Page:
The word Cataract is used to describe a natural “crystalline lens” that has turned cloudy. Cataracts are not a disease, but rather a condition affecting the eye. In the United States, the incidence of age-related Cataract has been reported to be approximately 42% in those aged 52 to 64, 60% in those aged 65 to 74 and 91% in those aged 75 to 85.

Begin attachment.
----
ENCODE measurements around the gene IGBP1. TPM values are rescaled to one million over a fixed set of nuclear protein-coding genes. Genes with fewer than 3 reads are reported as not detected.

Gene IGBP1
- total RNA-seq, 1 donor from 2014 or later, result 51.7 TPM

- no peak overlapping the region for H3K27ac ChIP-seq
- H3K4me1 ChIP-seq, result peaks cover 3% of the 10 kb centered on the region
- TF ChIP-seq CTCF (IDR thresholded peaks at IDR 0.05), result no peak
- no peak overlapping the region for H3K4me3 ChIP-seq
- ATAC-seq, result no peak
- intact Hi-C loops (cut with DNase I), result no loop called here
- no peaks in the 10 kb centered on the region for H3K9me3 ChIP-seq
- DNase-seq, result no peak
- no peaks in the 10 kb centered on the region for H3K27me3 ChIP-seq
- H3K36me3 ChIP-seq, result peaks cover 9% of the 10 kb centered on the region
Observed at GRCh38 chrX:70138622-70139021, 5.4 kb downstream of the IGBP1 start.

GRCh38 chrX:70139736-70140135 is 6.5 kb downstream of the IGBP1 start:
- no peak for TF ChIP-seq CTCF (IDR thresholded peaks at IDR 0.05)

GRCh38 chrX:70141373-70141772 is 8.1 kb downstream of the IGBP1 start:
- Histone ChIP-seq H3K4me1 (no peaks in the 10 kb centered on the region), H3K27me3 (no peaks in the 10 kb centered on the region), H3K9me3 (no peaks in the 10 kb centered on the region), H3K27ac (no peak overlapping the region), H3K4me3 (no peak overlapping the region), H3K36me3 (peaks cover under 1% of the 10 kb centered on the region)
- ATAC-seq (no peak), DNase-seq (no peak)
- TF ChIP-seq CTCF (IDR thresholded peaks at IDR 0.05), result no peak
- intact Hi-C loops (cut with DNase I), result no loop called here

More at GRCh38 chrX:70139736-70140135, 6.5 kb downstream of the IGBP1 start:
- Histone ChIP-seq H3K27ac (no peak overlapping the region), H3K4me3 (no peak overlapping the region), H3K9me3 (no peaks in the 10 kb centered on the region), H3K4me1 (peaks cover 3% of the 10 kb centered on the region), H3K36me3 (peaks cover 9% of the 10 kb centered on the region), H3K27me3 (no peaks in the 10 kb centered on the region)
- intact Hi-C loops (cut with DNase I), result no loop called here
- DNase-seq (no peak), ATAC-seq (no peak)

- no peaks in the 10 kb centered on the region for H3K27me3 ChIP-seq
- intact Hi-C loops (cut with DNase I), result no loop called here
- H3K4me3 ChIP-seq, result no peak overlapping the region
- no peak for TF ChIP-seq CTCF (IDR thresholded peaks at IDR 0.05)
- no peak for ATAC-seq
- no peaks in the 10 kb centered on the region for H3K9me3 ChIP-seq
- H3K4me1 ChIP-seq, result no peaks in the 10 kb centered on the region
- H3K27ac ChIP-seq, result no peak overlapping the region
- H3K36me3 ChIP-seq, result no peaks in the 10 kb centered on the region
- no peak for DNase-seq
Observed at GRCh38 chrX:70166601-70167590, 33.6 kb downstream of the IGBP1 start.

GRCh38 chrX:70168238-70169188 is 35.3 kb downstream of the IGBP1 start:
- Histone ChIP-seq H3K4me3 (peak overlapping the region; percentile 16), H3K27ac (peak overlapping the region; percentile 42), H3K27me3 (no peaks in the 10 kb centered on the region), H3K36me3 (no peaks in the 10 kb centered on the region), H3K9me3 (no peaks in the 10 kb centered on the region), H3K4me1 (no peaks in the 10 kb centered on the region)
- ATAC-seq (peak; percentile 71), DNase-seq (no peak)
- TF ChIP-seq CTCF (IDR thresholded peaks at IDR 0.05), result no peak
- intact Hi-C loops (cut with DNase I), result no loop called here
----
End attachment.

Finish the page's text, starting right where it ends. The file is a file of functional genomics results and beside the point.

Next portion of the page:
In order for you to have clear vision, light must be able to pass through transparent optical structures of your eye to focus properly on the retina. When we are younger, the crystalline lens is usually soft, flexible and has excellent transparency and optical clarity. However, as we progress through life--and are exposed to a lifetime of ultraviolet light--the normally “crystal” clear lens may gradually become yellow and cloudy. When this occurs, you may experience a mild blurring of your vision and you may notice that it is not as easy to see well in dim illumination. Colors may start to seem faded. This cloudiness may also create glare, haloes, and light sensitivity. When the cloudiness worsens, you will notice a significant decrease in both your day and night vision; at this point in time cataract surgery is necessary to restore clear vision.